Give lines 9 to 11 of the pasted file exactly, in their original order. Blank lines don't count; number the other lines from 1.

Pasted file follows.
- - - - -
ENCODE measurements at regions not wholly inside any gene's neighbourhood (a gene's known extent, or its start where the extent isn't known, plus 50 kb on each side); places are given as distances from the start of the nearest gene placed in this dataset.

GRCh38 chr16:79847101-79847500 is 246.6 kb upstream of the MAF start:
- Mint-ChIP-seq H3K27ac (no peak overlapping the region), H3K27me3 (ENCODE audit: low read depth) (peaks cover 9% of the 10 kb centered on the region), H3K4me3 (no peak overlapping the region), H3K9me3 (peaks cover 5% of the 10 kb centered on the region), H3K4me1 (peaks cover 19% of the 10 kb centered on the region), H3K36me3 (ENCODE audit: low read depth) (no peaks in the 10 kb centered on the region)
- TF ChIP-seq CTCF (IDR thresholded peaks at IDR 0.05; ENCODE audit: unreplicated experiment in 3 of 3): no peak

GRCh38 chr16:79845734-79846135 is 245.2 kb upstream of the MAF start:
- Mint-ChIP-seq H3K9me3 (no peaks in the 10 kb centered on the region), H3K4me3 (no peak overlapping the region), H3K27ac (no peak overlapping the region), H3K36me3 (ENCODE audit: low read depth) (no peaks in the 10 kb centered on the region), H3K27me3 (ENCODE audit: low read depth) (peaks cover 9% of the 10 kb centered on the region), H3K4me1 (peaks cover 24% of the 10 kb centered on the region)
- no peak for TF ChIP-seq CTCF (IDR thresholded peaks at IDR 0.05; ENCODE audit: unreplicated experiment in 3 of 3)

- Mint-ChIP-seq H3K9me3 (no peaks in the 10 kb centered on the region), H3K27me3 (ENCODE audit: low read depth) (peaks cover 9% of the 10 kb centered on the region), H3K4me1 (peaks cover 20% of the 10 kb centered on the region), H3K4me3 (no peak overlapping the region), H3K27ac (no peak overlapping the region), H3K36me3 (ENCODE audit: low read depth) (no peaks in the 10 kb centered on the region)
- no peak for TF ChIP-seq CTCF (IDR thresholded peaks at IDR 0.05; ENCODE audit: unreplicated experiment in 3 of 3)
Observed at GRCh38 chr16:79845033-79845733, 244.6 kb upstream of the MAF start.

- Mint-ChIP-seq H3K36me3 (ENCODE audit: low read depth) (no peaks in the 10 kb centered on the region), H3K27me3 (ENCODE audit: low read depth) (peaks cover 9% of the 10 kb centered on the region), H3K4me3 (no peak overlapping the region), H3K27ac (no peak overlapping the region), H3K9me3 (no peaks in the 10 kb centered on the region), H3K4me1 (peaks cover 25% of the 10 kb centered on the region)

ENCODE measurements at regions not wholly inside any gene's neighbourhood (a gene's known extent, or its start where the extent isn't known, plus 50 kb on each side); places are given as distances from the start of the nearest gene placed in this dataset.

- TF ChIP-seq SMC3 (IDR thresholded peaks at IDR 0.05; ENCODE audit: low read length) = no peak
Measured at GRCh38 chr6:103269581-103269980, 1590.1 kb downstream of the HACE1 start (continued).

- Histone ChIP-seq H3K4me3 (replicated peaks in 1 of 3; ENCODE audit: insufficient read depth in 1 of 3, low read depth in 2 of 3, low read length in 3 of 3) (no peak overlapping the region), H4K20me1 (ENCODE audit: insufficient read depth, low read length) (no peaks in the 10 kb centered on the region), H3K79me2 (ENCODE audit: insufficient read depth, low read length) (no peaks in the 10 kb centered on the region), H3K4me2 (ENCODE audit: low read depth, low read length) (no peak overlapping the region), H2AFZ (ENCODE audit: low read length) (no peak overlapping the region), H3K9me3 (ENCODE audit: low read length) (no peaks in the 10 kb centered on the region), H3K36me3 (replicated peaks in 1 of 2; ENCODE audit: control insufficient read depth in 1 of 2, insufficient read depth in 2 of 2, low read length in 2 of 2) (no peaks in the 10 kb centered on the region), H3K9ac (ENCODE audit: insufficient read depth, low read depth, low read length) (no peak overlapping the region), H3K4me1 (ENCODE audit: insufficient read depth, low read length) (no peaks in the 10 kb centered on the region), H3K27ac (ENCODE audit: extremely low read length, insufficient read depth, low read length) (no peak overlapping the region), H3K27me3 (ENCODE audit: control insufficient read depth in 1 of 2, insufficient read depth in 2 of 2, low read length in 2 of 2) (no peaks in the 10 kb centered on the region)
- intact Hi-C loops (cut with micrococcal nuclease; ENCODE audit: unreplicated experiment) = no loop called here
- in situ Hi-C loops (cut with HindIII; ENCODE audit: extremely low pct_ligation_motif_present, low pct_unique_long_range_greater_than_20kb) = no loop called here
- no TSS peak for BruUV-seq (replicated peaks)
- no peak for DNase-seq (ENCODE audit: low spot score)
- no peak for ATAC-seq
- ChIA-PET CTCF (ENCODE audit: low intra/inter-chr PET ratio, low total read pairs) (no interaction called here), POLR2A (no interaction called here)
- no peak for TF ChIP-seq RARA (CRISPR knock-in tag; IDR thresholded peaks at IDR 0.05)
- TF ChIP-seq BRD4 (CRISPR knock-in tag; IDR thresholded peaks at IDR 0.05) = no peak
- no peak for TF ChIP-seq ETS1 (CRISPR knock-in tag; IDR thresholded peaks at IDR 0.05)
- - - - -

- no peak for TF ChIP-seq CTCF (IDR thresholded peaks at IDR 0.05; ENCODE audit: unreplicated experiment in 3 of 3)
Observed at GRCh38 chr16:79845033-79845733, 244.6 kb upstream of the MAF start.

- Mint-ChIP-seq H3K36me3 (ENCODE audit: low read depth) (no peaks in the 10 kb centered on the region), H3K27me3 (ENCODE audit: low read depth) (peaks cover 9% of the 10 kb centered on the region), H3K4me3 (no peak overlapping the region), H3K27ac (no peak overlapping the region), H3K9me3 (no peaks in the 10 kb centered on the region), H3K4me1 (peaks cover 25% of the 10 kb centered on the region)